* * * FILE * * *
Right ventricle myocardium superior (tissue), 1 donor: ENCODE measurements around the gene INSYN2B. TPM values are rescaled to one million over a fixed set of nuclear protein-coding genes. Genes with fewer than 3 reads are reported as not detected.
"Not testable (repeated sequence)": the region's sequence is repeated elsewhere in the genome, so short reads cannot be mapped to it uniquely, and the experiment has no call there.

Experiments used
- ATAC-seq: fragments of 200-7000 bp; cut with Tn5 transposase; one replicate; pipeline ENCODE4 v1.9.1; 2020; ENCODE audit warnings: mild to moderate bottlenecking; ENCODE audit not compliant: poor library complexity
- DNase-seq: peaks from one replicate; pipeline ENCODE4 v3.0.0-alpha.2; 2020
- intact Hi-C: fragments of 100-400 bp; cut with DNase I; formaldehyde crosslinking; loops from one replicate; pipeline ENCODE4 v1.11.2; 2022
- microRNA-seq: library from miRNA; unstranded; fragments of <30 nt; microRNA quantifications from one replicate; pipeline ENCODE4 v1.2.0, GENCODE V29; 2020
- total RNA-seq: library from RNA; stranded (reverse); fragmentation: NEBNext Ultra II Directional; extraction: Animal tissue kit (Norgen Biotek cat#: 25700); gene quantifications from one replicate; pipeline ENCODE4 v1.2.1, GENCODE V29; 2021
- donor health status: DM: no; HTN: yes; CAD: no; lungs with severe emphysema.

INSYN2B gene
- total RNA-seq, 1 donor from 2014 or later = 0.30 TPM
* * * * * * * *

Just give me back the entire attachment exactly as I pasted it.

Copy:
Right ventricle myocardium superior (tissue), 1 donor: ENCODE measurements around the gene INSYN2B. TPM values are rescaled to one million over a fixed set of nuclear protein-coding genes. Genes with fewer than 3 reads are reported as not detected.
"Not testable (repeated sequence)": the region's sequence is repeated elsewhere in the genome, so short reads cannot be mapped to it uniquely, and the experiment has no call there.

Experiments used
- ATAC-seq: fragments of 200-7000 bp; cut with Tn5 transposase; one replicate; pipeline ENCODE4 v1.9.1; 2020; ENCODE audit warnings: mild to moderate bottlenecking; ENCODE audit not compliant: poor library complexity
- DNase-seq: peaks from one replicate; pipeline ENCODE4 v3.0.0-alpha.2; 2020
- intact Hi-C: fragments of 100-400 bp; cut with DNase I; formaldehyde crosslinking; loops from one replicate; pipeline ENCODE4 v1.11.2; 2022
- microRNA-seq: library from miRNA; unstranded; fragments of <30 nt; microRNA quantifications from one replicate; pipeline ENCODE4 v1.2.0, GENCODE V29; 2020
- total RNA-seq: library from RNA; stranded (reverse); fragmentation: NEBNext Ultra II Directional; extraction: Animal tissue kit (Norgen Biotek cat#: 25700); gene quantifications from one replicate; pipeline ENCODE4 v1.2.1, GENCODE V29; 2021
- donor health status: DM: no; HTN: yes; CAD: no; lungs with severe emphysema.

INSYN2B gene
- total RNA-seq, 1 donor from 2014 or later = 0.30 TPM